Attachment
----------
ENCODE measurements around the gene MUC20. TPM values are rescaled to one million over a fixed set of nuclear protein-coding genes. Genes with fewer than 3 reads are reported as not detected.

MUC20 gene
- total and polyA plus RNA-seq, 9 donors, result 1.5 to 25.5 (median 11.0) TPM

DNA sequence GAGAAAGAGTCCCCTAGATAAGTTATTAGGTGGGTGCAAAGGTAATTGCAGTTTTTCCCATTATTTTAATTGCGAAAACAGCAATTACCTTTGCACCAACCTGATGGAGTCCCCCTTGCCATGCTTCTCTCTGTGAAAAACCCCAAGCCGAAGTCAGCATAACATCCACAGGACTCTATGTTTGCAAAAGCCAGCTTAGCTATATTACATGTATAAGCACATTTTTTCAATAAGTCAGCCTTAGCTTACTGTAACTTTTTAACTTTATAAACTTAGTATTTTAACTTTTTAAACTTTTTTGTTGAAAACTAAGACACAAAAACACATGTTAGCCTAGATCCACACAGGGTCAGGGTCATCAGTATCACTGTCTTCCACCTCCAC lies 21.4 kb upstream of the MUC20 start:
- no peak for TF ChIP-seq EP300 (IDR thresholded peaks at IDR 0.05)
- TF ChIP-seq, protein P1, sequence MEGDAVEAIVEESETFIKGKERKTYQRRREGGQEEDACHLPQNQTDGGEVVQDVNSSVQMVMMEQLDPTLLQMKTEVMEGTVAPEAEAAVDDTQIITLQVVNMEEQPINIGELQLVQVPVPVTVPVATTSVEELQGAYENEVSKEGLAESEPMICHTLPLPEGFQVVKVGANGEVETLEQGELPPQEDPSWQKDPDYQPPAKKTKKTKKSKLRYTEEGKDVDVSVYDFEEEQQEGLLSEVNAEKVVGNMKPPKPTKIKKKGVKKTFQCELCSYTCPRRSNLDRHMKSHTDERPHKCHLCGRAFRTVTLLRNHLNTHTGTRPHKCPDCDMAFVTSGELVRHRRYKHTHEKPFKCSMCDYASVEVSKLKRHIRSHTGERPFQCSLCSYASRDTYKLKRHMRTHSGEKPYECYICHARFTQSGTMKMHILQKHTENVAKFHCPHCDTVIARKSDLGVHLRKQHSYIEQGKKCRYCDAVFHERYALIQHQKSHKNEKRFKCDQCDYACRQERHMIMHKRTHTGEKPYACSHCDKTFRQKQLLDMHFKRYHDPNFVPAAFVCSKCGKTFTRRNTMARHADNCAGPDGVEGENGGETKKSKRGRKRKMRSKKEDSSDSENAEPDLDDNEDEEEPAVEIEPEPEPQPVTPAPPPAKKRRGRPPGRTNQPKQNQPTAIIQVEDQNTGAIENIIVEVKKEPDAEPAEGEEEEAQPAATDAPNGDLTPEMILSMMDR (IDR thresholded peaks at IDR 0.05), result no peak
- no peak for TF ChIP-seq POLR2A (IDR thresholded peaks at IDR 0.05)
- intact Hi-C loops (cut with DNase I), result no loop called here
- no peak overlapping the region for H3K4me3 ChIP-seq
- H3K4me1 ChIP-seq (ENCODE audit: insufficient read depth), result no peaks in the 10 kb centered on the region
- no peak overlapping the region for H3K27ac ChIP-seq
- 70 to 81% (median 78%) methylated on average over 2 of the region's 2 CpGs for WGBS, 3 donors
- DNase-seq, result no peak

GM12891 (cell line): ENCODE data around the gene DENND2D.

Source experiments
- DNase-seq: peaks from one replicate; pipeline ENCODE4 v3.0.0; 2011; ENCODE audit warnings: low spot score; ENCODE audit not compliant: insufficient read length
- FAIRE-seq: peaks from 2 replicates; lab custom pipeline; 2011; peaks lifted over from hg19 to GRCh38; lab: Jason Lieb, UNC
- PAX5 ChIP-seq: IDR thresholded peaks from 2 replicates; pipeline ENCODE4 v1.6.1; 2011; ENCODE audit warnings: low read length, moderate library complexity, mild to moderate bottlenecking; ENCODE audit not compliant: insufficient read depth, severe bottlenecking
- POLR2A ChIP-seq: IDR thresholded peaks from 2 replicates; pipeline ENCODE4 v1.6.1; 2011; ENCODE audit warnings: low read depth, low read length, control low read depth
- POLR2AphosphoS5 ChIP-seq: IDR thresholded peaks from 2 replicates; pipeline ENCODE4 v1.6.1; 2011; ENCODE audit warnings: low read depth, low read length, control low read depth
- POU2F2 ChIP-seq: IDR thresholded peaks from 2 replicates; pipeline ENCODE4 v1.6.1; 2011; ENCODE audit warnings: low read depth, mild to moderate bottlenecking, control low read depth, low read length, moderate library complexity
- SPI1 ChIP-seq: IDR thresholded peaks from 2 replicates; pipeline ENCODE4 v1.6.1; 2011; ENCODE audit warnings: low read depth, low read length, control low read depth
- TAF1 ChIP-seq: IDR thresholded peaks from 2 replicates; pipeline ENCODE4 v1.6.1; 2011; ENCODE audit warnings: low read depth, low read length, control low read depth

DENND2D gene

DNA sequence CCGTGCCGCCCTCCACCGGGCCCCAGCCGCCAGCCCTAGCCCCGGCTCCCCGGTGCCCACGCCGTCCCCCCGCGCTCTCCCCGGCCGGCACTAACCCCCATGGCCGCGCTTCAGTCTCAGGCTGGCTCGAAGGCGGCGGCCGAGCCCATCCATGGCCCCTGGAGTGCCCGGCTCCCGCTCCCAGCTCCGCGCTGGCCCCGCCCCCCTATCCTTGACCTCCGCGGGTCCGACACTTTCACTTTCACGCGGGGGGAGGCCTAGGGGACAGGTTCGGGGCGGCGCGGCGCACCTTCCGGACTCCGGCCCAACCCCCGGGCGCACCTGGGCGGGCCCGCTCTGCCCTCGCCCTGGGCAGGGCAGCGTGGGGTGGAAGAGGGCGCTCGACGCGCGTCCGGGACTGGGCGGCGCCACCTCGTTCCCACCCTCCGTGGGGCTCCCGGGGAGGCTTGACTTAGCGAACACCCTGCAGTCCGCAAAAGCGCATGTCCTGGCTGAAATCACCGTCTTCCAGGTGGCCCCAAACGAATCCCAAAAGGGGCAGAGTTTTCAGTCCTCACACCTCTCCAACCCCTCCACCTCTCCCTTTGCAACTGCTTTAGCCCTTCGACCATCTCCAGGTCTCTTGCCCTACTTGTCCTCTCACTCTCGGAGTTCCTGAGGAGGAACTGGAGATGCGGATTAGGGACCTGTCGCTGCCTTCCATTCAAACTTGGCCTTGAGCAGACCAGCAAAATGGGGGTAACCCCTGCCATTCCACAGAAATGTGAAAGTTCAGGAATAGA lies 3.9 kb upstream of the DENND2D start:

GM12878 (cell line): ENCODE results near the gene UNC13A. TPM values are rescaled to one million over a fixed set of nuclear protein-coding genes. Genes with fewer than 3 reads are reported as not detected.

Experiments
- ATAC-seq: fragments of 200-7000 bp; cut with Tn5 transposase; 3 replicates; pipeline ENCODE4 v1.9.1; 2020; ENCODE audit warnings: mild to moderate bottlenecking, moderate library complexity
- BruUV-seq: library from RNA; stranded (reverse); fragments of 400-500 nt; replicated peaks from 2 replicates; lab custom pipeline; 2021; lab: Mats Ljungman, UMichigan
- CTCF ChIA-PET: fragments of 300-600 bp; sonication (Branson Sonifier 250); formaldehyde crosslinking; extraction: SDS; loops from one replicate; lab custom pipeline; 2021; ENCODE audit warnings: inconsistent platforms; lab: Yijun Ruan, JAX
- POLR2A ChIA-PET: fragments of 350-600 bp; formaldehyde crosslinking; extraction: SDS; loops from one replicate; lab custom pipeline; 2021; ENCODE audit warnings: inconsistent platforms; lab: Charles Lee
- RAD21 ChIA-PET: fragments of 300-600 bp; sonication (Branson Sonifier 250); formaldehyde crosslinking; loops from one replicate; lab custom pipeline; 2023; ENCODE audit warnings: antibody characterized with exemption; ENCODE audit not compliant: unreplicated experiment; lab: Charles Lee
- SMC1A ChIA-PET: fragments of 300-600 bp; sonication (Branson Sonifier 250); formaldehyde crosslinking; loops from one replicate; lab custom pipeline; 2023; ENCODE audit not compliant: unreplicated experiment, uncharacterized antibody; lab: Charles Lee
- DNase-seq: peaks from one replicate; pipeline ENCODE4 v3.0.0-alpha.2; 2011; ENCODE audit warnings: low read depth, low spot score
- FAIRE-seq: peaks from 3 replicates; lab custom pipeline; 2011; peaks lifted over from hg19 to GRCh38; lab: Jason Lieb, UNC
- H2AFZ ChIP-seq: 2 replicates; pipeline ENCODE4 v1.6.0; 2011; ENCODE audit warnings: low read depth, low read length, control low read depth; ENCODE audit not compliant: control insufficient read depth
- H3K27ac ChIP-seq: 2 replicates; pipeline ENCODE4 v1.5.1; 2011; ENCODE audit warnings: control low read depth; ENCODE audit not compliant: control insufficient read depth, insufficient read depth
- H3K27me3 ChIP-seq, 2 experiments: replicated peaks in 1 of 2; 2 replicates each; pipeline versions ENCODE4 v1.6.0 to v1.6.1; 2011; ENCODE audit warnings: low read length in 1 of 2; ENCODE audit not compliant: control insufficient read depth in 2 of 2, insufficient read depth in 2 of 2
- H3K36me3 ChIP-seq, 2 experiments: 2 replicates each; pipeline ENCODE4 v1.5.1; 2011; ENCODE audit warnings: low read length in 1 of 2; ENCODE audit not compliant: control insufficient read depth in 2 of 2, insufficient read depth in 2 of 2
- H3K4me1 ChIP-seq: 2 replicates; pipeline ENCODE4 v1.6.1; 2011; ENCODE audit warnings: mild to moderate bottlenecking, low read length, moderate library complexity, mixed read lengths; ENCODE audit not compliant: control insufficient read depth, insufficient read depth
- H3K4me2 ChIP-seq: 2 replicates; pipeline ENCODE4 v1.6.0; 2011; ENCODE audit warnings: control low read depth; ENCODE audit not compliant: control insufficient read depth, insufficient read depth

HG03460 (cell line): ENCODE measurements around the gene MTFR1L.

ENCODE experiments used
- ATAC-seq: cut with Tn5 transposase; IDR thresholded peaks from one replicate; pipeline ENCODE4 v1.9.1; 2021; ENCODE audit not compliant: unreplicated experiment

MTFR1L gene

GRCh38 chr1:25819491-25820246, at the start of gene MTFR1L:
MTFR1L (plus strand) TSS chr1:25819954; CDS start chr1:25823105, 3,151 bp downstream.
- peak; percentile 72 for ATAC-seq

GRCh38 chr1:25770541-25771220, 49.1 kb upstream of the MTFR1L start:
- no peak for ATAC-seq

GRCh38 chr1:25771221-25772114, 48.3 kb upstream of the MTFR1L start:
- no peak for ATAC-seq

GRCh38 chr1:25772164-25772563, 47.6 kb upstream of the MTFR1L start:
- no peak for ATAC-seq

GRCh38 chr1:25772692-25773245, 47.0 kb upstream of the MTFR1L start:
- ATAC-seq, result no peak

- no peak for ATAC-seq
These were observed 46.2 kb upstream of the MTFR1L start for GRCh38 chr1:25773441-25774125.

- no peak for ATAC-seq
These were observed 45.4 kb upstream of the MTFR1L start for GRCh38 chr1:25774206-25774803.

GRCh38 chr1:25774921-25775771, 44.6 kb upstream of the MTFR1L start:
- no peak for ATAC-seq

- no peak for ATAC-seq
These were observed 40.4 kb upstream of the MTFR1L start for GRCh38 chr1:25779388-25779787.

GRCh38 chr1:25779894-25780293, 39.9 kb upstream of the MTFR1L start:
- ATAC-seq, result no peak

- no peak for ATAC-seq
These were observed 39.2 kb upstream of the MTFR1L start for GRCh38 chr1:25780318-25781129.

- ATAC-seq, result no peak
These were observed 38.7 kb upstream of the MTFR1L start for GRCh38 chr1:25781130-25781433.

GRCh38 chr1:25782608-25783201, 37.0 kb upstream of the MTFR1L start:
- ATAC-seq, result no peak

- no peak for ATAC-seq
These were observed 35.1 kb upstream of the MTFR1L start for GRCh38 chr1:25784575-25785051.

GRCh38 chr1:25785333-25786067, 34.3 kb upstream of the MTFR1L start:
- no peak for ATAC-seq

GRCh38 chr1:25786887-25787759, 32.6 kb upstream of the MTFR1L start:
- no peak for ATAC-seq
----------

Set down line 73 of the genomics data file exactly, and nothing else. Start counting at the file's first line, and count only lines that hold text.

- no peak for ATAC-seq